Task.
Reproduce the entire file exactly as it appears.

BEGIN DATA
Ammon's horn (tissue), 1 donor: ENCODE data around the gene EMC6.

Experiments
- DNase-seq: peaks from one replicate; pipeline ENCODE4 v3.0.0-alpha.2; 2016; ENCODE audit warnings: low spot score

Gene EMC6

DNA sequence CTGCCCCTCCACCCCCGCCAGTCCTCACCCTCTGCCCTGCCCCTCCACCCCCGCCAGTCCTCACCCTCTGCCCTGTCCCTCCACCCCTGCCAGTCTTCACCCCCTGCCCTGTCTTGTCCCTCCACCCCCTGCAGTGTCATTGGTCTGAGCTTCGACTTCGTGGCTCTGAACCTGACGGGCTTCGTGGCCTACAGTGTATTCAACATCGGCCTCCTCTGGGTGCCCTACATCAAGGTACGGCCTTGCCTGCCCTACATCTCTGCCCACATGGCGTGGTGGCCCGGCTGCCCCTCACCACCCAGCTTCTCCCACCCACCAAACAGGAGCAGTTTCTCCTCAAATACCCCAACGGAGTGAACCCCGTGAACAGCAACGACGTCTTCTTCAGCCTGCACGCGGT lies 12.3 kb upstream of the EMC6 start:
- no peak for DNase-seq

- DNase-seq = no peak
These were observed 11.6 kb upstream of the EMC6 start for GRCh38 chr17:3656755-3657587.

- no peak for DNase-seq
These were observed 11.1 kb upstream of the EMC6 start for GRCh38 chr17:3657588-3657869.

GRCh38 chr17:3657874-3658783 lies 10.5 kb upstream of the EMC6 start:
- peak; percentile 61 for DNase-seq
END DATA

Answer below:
Ammon's horn (tissue), 1 donor: ENCODE data around the gene EMC6.

Experiments
- DNase-seq: peaks from one replicate; pipeline ENCODE4 v3.0.0-alpha.2; 2016; ENCODE audit warnings: low spot score

Gene EMC6

DNA sequence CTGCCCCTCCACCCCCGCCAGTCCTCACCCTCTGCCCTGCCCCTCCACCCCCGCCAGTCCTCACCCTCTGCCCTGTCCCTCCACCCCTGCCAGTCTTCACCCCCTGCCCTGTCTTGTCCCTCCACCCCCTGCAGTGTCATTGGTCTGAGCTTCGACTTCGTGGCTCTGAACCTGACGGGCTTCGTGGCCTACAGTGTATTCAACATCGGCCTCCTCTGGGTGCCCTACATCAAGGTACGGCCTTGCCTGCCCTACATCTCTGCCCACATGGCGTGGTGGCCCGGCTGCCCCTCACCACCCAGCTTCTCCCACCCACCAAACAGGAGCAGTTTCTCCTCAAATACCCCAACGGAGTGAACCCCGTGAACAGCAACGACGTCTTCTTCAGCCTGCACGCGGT lies 12.3 kb upstream of the EMC6 start:
- no peak for DNase-seq

- DNase-seq = no peak
These were observed 11.6 kb upstream of the EMC6 start for GRCh38 chr17:3656755-3657587.

- no peak for DNase-seq
These were observed 11.1 kb upstream of the EMC6 start for GRCh38 chr17:3657588-3657869.

GRCh38 chr17:3657874-3658783 lies 10.5 kb upstream of the EMC6 start:
- peak; percentile 61 for DNase-seq